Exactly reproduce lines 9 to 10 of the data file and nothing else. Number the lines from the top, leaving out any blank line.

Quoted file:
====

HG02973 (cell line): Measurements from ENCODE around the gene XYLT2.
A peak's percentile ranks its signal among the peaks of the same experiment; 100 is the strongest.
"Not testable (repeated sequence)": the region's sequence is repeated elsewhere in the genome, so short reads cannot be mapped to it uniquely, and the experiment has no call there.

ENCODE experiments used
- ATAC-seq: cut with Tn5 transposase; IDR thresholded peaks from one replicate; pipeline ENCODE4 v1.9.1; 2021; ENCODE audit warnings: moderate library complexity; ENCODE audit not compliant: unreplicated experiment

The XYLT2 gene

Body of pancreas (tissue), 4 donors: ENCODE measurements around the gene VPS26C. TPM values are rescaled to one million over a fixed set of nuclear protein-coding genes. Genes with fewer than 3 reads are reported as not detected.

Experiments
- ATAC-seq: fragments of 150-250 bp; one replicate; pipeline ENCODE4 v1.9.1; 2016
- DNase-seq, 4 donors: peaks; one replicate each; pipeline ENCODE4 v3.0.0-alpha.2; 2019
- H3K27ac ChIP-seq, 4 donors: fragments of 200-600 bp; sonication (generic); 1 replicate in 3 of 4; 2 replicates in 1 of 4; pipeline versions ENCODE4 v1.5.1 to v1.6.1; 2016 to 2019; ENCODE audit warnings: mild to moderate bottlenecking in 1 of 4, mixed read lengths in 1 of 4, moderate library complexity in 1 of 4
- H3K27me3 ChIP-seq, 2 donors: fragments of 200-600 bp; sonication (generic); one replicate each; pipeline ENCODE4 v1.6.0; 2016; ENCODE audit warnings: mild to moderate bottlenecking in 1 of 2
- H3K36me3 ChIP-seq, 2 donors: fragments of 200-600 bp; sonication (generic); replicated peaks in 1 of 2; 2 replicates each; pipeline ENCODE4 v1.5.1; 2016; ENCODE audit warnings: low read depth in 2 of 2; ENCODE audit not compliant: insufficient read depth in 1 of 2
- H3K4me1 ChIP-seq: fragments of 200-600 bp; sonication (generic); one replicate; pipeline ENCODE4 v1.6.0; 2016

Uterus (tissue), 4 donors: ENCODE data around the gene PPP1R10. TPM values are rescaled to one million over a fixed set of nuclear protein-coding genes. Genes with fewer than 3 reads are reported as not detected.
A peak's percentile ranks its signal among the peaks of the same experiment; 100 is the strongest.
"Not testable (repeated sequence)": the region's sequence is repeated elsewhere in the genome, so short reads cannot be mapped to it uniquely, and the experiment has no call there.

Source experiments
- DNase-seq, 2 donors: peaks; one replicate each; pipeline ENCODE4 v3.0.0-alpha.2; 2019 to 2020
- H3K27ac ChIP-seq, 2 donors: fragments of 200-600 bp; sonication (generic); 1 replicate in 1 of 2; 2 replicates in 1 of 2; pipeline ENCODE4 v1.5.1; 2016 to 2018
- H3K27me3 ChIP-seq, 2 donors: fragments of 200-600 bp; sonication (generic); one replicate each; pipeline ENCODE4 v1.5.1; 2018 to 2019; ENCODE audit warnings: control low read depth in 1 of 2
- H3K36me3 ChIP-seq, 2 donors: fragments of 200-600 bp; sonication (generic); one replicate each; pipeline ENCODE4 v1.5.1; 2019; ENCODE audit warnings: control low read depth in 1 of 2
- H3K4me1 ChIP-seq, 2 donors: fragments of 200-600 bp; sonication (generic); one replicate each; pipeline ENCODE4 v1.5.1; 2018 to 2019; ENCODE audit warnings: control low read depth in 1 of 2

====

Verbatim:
- ATAC-seq: fragments of 150-250 bp; one replicate; pipeline ENCODE4 v1.9.1; 2016
- DNase-seq, 4 donors: peaks; one replicate each; pipeline ENCODE4 v3.0.0-alpha.2; 2019